I remember a faded yellow booklet, about the size of a wallet, that my mother used to pull out once a year at the doctor’s office to record my vaccines. Today, nurses document my children’s vaccination history in electronic health records that will likely follow them to adulthood.
To eradicate a disease—such as polio or measles—healthcare workers need to know who was vaccinated and when. Yet in developing countries, vaccination records are sparse and, in some cases, non-existent. For example, during a rural vaccination campaign, a healthcare worker may mark a child’s fingernail with a Sharpie, which can wash or scrape off within days.
Now, a team of MIT bioengineers has developed a way to keep invisible vaccine records under the skin. Delivered through a microneedle patch, biocompatible quantum dots embed in the skin and fluoresce under near-infrared light—creating a glowing trace that can be detected at least five years after vaccination. The work is described today in the journal Science Translational Medicine.
“We started thinking about using a dye that’s not visible by the naked eye,” but that would be persistent and inexpensive to detect, says senior paper author Ana Jaklenec, a research scientist at MIT’s Koch Institute for Integrative Cancer Research. Together with MIT’s Robert Langer, she came up with a solution—quantum dots.
What are quantum dots?
Quantum dots are small, semiconducting nanoparticles, in the range of 2 to 10 nanometers, with unique chemical and physical properties due to their size. Notably, they absorb light of one wavelength and efficiently convert it to light of another wavelength. Quantum dots are being explored for medical use as biological sensors and probes, and commercially in solar panels, displays, and televisions.
To create a safe, lasting dye to inject under the skin, the scientists skipped traditional lead or cadmium quantum dots, which can be toxic, and instead created nanoparticles with a copper core and a shell of aluminum and zinc sulfide, which is safe and stable in the skin and resists bleaching from the sun, says Jaklenec.
A close-up microscope image shows a microneedle array that could deliver quantum dots under the skin. Image: K.J. McHugh/Science Translational Medicine
The dots were then loaded into a microneedle patch, a square with an array of tiny needles that deliver nanoparticles into the skin in a desired pattern—a square, circle, etc.—then dissolve after delivery, so there are no sharp objects to be disposed of afterward.
In the current paper, the scientists applied the patch to the skin of rats, and were able to detect the dots using a smartphone modified with a filter to detect near-infrared light.
The quantum dot signal remained strong and detectable in the rats for nine months after application (when the experiment ended), and the rats showed no side effects. The team also applied the patches to pieces of pig and human cadaver skin of various skin tones. The light from the dots was stable and detectable even after a stint in a solar simulator, which simulated sun exposure for a five-year period.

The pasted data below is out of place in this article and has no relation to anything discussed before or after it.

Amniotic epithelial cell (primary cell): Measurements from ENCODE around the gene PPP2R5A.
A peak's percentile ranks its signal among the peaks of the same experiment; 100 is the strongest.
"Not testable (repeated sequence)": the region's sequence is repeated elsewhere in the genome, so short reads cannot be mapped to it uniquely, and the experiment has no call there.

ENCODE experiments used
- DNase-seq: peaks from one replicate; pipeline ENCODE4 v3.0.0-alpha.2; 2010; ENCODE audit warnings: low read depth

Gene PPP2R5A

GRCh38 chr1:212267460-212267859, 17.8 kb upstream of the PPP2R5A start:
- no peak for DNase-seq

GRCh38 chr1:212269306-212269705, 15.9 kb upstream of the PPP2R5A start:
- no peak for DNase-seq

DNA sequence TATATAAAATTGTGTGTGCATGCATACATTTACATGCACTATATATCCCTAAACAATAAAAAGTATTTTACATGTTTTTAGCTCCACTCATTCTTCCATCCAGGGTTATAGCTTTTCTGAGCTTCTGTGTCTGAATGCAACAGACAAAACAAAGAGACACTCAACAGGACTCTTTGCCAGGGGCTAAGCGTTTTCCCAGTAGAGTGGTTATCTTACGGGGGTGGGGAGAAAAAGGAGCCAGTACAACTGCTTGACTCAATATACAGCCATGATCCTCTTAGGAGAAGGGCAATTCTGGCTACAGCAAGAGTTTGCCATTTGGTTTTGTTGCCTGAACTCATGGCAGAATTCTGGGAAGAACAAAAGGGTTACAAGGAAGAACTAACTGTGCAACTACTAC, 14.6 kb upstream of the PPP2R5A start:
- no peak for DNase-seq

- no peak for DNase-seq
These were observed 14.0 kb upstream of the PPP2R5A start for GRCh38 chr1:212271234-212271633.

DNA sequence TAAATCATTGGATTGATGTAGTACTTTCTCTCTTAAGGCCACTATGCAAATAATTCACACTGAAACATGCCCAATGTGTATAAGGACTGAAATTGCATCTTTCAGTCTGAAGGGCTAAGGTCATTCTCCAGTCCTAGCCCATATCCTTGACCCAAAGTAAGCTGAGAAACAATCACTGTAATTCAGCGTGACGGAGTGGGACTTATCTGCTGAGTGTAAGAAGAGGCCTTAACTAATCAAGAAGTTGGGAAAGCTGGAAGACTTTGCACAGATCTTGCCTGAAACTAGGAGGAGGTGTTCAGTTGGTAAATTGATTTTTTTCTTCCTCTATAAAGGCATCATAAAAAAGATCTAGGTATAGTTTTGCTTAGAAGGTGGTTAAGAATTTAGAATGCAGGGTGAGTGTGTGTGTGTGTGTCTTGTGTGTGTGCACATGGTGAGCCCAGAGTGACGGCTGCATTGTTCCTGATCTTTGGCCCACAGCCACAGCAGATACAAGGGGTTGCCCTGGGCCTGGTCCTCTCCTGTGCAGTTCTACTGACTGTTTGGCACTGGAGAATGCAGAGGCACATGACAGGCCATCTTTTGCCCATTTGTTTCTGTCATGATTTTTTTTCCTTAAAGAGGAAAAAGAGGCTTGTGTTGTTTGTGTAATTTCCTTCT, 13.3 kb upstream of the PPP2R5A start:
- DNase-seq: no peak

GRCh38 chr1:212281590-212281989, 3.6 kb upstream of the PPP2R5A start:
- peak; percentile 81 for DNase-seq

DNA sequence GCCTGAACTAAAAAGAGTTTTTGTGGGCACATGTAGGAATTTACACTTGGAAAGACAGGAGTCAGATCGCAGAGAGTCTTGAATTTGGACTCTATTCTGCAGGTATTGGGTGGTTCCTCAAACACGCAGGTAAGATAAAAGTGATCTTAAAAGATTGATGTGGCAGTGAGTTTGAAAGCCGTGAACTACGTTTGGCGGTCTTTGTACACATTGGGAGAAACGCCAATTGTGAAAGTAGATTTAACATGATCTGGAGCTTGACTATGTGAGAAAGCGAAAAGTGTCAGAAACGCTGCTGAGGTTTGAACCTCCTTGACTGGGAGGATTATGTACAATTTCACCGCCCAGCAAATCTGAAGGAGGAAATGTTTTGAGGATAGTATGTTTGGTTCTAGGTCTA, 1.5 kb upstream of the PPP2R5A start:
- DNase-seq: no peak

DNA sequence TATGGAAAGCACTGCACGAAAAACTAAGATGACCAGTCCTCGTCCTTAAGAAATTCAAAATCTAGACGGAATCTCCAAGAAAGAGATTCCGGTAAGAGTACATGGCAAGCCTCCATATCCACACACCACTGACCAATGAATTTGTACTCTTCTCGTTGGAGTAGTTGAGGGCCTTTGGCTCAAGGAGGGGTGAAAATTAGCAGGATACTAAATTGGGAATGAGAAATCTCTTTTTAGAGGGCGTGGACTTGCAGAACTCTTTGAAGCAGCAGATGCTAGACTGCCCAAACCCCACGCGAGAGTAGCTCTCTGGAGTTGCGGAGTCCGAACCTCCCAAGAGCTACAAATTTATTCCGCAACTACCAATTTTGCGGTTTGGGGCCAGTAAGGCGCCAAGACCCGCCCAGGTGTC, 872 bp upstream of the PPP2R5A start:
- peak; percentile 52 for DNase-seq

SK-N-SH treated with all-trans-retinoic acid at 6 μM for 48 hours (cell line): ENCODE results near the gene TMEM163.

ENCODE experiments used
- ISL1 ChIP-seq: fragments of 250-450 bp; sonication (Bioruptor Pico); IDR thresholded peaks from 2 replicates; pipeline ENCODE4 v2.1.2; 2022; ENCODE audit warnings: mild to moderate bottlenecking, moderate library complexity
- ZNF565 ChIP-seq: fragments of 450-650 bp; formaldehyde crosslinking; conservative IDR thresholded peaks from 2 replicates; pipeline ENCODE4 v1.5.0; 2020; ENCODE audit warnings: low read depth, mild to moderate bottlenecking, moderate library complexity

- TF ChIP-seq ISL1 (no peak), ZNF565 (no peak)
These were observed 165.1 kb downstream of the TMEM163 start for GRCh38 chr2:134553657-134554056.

Finally, the researchers co-delivered a polio vaccine with the quantum dots in rats, and found that the dye did not interfere with the vaccine’s function—the rats still produced a protective immune response.
The team is now working on a way to encode data, such as the date of application, into the quantum dot array, says Jaklenec. They’re also planning a study, expected to begin in early 2020, to survey populations in Kenya, Bangladesh, and Malawi about the acceptability of the technology, such as how and where it will be most useful, and if parents will be onboard.
And while Jaklenec and the team are developing the quantum dot technology for a medical purpose, she admits there is probably a commercial market too—when people heard about the technology, they often ask about getting an invisible tattoo.
But first, a toxicology study in rodents and human safety trials in adults will need to demonstrate the long-term safety of the technology. “If funding is there, that could happen in the next one to two years,” says Jaklenec. The work is funded by the Bill and Melinda Gates Foundation.
A version of this post appears in the February 2020 print issue as “Quantum-Dot Tattoos Store Vaccine History.”
Megan is an award-winning freelance journalist based in Boston, Massachusetts, specializing in the life sciences and biotechnology. She was previously a health columnist for the Boston Globe and has contributed to Newsweek, Scientific American, and Nature, among others. She is the co-author of a college biology textbook, “Biology Now,” published by W.W. Norton. Megan received an M.S. from the Graduate Program in Science Writing at the Massachusetts Institute of Technology, a B.A. at Boston College, and worked as an educator at the Museum of Science, Boston.